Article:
You can reasonably infer that a book whose title nods toward a touchstone of the French Revolution and a landmark civil rights document will provide a treasure trove of historical references. It does indeed, but it’s history as accoutrement, with characterization at the forefront even as the mystery deepens in the background and the inexorable pull of monumental events inextricably entwines the fates of our heroes and villains. Declaration is ultimately about the flawed individuals who drive, and then become caught up in, sweeping change. Also, vampires. And necromancers. Not to mention weather mages, slaves in revolt, legendary politicians, religious converts, and the undeniable pleasure of being held in the thrall of an author who reveres the power of stories and words and excels at putting them to good use.

By H. G. Parry,

Why should I read it?

1 author picked A Declaration of the Rights of Magicians as one of their favorite books, and they share why you should read it.

What is this book about?

'A rich, sprawling epic full of history and magic.' Alix E. Harrow, Hugo award-winning author

A sweeping tale of revolution and wonder in a world not quite like our own, A Declaration of the Rights of Magicians is a genre-defying story of magic, war, and the struggle for freedom.

It is the Age of Enlightenment -- of new and magical political movements, from the necromancer Robespierre calling for revolution in France to the weather mage Toussaint L'Ouverture leading the slaves of Haiti in their fight for freedom, to the bold new Prime Minister William Pitt weighing the legalization of magic…


Book cover of Vampires of the Scarlet Order

Rae Lori Author Of A Kiss of Ashen Twilight

From my list on contemporary paranormal fantasy that span time.

Why am I passionate about this?

I’ve been a huge fan of vampires, werewolves, elves, fairies, and all sorts of supernatural-themed creatures since I can remember. In addition, I grew up on sci-fi and fantasy movies and novels, which inspired me to pen my first short story at ten years old and send it in for publication. Since then, I’ve enjoyed creating art and writing stories that feature fantastical characters and creatures in extraordinary worlds having adventures. Though I have had two book series and numerous short stories published, I have many more stories and novels in the vault that I can’t wait to share with my readers.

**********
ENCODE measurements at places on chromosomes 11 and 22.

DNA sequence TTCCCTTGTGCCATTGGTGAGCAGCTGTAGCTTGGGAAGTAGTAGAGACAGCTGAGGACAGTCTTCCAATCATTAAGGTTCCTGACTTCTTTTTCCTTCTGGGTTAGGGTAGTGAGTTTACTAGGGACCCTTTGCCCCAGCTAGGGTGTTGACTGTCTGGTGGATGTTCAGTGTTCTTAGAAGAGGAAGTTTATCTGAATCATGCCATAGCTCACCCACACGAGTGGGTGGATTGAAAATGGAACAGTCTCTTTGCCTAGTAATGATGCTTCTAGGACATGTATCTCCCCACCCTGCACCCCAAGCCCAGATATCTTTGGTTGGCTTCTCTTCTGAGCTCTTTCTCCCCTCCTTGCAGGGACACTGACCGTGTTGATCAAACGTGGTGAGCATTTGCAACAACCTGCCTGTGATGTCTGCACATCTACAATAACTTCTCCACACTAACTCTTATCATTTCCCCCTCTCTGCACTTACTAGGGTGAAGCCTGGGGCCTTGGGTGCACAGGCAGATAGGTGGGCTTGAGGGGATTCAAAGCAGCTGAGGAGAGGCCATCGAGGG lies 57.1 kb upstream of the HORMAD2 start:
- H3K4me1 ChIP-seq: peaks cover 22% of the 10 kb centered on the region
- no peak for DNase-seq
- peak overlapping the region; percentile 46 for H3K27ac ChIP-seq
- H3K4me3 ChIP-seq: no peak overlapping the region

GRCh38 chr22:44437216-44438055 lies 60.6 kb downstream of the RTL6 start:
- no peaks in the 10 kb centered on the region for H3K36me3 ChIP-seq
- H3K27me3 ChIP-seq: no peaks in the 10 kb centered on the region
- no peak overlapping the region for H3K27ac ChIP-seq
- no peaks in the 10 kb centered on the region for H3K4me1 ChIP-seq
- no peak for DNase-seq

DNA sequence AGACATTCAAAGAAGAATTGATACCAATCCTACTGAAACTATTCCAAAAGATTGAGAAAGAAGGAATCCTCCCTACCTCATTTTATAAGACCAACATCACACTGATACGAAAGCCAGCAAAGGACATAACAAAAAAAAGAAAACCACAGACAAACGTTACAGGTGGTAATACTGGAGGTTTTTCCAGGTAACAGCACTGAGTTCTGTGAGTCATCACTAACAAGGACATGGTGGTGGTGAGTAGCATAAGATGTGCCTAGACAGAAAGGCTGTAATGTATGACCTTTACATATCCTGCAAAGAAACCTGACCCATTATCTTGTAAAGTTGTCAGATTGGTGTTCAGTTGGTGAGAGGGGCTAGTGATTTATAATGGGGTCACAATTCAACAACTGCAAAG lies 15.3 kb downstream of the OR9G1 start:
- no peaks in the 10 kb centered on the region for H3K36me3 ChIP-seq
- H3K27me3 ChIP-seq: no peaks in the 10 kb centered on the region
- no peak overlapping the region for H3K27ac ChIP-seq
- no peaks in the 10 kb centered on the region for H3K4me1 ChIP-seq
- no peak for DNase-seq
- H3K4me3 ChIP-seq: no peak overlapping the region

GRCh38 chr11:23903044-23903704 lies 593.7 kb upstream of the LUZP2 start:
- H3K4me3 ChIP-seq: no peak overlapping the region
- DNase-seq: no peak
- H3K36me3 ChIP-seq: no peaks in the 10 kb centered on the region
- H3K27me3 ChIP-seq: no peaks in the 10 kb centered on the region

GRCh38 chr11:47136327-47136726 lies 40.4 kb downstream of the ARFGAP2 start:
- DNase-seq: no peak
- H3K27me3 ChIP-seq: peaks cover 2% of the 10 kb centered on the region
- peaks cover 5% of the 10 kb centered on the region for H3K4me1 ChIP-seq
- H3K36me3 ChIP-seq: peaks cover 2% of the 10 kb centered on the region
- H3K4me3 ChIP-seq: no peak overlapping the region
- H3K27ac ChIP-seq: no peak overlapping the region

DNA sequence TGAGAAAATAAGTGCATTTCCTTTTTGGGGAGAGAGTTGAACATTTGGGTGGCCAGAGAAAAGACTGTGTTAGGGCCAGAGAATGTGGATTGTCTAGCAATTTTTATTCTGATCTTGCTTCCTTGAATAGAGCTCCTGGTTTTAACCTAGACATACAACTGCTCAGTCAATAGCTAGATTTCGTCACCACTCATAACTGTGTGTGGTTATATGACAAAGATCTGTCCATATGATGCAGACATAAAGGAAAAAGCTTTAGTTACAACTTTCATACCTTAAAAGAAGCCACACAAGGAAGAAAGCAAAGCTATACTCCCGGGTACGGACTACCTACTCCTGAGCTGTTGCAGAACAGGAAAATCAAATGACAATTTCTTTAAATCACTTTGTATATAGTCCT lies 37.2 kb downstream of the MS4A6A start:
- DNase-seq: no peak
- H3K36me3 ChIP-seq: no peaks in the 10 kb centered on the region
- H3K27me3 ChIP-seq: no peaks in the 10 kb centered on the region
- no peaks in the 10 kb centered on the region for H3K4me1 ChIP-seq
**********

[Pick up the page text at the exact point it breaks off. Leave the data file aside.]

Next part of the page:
Rae's book list on contemporary paranormal fantasy that span time

Rae Lori Why did Rae love this book?

David Lee Summers’s wonderfully engaging vampire epic is another great story that spans the ages and features a community of vampire characters. Each character gets their own diary-like POV to tell the story, and as we continue throughout the book, we get to see how each character is related. We got the Ottoman Wars here, the Middle Ages, the French Revolution, and early America, to name a few, plus we see how the characters tie into these notable historical events. The lore feels fresh here with some twists and turns to keep the reader engaged. I couldn’t put this one down!

By David Lee Summers,

Why should I read it?

1 author picked Vampires of the Scarlet Order as one of their favorite books, and they share why you should read it.

What is this book about?

A new generation of vampires embarks on a quest to save humanity.

Opening a forgotten crypt during a military exercise, Dr. Jane Heckman is made a vampire and begins a journey to unlock the secret origins of her new kindred.

Elsewhere, solitary vampire Marcella DuBois emerges from the shadows and uncovers a government plot to create vampire-like super soldiers.

Daniel McKee, a vampire working as an astronomer, moves to a new town where he's adopted by a family, only to have government agents strip those he loves away from him.

All three vampires discover the government is dabbling in technologies…


Book cover of Varney the Vampire

Wade Walker Author Of Bite of the Wolf

From my list on the Gothic-espionage connection.